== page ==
InfoQ: What can you do to test for end user experience as much as possible?

Kinsbruner: The only way to assure high user experience, is to mimic your user's environment, their journey as they consume your app data and their full profile. App developers should be able to define based on analytics and app user stories, a set of end user profiles such as:

  • Persona (Male, Female, Age ranges, etc.)
  • Location
  • Network condition that is also location based (lead carriers in the supported geo’s)
  • Background apps
  • Non-full battery charge

Once teams can set up the above conditions, that would be the perfect lab setup to do real UX testing for their app on the right device coverage that is mentioned above.

InfoQ: Which advice do you have for deciding for which devices and OS versions to test?

Kinsbruner: I would highly recommend to use existing analytics tied to market data as the above mentioned Index report, and validate and calibrate this data on a quarterly basis as a continuous practice. In addition, I am a believer of planning ahead, and that’s why I also recommend to build or leverage a mobile market calendar that projects the upcoming releases of devices, OS versions, browsers etc. In the Index report, I do provide my own calendar for mobile and web that also include OS version usage adoption that can also guide the users to when to seriously shift the testing to the latest major OS version. The important thing about test coverage is to know your users, to know the market and assure that your test lab is able to mimic it as close as possible.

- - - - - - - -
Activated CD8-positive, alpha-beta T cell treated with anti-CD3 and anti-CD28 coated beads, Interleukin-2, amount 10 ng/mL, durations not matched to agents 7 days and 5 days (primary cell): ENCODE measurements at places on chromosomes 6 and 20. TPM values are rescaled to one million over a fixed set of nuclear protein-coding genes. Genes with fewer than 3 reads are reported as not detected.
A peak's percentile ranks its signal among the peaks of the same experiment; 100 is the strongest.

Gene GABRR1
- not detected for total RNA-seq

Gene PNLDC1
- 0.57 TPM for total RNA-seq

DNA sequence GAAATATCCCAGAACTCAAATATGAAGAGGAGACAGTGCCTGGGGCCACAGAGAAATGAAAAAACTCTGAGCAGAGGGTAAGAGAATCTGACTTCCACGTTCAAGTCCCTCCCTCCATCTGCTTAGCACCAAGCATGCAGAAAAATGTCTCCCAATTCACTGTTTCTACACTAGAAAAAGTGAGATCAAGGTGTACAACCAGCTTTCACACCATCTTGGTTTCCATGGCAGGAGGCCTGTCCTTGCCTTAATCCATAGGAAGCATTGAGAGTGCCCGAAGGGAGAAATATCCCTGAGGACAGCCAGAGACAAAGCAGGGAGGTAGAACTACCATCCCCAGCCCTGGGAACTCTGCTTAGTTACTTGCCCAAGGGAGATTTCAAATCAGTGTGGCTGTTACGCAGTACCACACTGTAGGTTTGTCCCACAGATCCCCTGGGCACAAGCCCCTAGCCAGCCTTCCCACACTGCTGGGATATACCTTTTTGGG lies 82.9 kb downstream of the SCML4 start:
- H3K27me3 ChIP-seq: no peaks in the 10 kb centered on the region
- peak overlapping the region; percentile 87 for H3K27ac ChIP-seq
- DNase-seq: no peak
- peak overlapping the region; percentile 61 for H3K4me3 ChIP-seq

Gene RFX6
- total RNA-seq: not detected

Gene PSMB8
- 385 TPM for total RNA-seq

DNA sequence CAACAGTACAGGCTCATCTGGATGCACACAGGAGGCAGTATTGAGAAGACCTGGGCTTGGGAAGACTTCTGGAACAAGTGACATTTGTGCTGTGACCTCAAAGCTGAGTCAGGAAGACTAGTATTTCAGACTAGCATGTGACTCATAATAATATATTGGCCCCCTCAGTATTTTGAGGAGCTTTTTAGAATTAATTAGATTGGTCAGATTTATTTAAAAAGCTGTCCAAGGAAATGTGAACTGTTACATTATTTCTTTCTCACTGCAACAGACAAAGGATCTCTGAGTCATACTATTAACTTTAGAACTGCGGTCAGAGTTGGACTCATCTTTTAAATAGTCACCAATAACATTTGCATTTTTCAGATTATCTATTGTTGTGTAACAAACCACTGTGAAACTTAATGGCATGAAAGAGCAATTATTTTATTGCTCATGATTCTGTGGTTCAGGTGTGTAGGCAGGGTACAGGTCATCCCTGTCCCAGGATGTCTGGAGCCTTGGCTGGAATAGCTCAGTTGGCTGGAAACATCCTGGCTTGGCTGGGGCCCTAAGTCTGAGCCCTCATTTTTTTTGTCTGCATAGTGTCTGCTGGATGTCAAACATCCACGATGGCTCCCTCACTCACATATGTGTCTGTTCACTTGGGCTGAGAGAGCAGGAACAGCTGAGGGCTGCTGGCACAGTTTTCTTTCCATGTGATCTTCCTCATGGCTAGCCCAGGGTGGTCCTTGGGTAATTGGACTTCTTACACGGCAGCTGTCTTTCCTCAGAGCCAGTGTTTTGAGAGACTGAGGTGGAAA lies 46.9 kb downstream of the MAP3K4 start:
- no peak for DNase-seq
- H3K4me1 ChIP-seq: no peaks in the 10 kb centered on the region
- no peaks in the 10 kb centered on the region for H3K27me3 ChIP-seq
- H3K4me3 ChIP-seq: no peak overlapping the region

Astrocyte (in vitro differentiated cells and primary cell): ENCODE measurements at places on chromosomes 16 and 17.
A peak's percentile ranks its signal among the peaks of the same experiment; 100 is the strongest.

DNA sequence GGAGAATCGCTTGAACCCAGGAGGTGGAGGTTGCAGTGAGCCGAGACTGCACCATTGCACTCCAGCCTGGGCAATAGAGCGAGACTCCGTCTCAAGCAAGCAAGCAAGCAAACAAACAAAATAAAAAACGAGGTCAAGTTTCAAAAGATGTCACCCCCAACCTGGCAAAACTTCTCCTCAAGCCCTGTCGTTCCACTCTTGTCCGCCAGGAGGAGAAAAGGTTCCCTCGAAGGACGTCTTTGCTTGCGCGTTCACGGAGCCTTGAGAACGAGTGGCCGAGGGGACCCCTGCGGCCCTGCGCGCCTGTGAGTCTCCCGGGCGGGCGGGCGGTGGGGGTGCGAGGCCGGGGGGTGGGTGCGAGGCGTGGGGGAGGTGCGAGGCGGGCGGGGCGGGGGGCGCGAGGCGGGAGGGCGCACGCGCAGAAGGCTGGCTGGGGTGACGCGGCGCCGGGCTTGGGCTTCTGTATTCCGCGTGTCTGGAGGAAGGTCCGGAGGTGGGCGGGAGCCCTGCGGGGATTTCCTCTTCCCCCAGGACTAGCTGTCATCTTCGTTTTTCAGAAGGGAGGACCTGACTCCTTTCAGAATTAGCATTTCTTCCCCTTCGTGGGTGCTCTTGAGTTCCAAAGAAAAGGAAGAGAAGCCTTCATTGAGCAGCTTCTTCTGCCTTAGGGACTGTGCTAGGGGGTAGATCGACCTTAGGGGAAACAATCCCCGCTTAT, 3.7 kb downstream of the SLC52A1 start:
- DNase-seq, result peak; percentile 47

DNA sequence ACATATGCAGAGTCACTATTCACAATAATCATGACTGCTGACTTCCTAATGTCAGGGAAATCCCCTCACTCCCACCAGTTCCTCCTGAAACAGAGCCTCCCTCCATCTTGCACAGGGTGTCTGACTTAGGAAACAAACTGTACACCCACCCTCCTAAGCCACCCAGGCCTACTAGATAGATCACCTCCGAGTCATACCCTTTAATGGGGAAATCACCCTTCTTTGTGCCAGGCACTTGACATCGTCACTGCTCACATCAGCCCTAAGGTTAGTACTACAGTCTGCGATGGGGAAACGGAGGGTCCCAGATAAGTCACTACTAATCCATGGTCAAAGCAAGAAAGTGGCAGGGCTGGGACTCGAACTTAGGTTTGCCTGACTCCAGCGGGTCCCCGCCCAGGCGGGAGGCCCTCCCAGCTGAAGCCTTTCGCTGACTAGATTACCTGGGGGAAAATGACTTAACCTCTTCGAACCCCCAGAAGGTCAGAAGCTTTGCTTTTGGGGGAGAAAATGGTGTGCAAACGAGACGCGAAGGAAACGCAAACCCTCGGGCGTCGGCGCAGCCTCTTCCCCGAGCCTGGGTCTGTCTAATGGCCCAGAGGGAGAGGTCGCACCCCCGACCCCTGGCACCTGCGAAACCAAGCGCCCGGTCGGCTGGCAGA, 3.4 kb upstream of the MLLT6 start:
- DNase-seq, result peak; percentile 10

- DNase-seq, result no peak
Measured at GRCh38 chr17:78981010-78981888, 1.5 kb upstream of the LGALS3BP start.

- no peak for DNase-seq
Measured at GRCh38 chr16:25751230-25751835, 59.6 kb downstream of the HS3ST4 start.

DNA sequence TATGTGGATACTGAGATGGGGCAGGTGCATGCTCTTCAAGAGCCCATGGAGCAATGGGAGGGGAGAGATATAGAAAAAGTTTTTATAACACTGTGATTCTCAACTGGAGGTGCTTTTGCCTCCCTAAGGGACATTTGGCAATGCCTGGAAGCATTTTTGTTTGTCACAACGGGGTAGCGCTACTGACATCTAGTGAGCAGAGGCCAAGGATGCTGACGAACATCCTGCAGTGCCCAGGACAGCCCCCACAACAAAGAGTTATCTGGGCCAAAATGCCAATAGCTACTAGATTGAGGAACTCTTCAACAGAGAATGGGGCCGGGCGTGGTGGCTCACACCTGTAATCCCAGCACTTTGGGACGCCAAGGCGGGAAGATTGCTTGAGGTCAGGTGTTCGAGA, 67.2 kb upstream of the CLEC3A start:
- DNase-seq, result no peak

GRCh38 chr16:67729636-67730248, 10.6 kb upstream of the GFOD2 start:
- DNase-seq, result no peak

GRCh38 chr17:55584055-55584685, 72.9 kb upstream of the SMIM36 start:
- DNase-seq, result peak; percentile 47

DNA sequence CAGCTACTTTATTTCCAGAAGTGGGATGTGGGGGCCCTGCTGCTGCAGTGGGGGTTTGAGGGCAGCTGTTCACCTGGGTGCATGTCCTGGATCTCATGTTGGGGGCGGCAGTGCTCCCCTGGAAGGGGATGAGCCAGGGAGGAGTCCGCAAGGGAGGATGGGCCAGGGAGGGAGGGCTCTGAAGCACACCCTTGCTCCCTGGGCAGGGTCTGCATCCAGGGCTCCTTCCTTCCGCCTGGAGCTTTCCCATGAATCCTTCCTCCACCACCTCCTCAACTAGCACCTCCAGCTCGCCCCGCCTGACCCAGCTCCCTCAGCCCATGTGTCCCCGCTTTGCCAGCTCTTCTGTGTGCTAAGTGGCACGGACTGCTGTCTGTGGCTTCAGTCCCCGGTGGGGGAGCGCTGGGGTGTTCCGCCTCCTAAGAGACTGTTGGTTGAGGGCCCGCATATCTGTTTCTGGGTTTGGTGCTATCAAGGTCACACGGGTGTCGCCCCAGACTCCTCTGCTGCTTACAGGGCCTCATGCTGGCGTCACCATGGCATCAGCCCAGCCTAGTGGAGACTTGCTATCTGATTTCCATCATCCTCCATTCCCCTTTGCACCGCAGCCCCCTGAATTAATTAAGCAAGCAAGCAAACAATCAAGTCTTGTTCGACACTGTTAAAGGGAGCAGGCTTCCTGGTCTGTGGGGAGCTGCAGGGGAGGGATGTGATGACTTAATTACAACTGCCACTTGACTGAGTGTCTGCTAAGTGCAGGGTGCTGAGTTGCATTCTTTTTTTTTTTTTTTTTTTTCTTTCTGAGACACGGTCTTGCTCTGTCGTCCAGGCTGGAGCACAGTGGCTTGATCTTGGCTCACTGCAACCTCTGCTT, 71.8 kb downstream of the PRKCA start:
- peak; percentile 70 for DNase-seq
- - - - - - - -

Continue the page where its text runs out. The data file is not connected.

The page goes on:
InfoQ: How can we improve mobile and web testing?

Kinsbruner: In order to mature your entire release velocity, innovation and competitive edge, you need to be able to automate the entire build process throughout your pipeline to include as many tests from both functional, UX, Performance as possible and drive faster feedback back to your developers. The test lab that you use ought to have the optimal coverage, and your automation of the build cycle need to be running unattended to assure fluent process. Each code change should trigger some level of testing on the right platforms and the results that goes back to the developer need to be reliable and with proper insights so decisions will be properly made. Skills and tool suite are obviously an important part of the overall testing process, and they need to be selected based on your app capabilities, team skills, and more. What we see in the mobile testing landscape today is that there are various open-source test frameworks that significantly varies between each other’s, therefore teams need to either leverage more than one framework in order to automate their entire test plan that will often include complex scenarios like in the UX checklist above, or do thorough analysis before deciding on the best match.